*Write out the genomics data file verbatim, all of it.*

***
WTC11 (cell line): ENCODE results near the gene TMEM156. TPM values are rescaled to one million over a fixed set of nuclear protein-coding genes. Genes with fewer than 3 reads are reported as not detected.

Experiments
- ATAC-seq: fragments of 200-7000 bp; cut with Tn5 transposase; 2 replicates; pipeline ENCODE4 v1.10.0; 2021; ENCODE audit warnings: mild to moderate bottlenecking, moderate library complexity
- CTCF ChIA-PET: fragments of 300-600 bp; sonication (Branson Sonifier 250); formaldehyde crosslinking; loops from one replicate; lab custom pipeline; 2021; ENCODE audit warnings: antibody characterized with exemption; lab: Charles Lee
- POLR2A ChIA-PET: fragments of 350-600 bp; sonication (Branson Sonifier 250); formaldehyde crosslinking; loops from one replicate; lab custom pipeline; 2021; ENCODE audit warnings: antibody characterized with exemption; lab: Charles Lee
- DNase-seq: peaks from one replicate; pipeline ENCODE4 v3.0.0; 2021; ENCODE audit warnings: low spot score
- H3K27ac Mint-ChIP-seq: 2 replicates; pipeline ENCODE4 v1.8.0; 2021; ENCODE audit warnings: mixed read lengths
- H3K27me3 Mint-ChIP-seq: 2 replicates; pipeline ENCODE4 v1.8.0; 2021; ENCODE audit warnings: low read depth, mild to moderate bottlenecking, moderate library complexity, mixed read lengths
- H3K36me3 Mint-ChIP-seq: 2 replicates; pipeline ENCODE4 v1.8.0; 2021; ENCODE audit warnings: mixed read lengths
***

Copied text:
WTC11 (cell line): ENCODE results near the gene TMEM156. TPM values are rescaled to one million over a fixed set of nuclear protein-coding genes. Genes with fewer than 3 reads are reported as not detected.

Experiments
- ATAC-seq: fragments of 200-7000 bp; cut with Tn5 transposase; 2 replicates; pipeline ENCODE4 v1.10.0; 2021; ENCODE audit warnings: mild to moderate bottlenecking, moderate library complexity
- CTCF ChIA-PET: fragments of 300-600 bp; sonication (Branson Sonifier 250); formaldehyde crosslinking; loops from one replicate; lab custom pipeline; 2021; ENCODE audit warnings: antibody characterized with exemption; lab: Charles Lee
- POLR2A ChIA-PET: fragments of 350-600 bp; sonication (Branson Sonifier 250); formaldehyde crosslinking; loops from one replicate; lab custom pipeline; 2021; ENCODE audit warnings: antibody characterized with exemption; lab: Charles Lee
- DNase-seq: peaks from one replicate; pipeline ENCODE4 v3.0.0; 2021; ENCODE audit warnings: low spot score
- H3K27ac Mint-ChIP-seq: 2 replicates; pipeline ENCODE4 v1.8.0; 2021; ENCODE audit warnings: mixed read lengths
- H3K27me3 Mint-ChIP-seq: 2 replicates; pipeline ENCODE4 v1.8.0; 2021; ENCODE audit warnings: low read depth, mild to moderate bottlenecking, moderate library complexity, mixed read lengths
- H3K36me3 Mint-ChIP-seq: 2 replicates; pipeline ENCODE4 v1.8.0; 2021; ENCODE audit warnings: mixed read lengths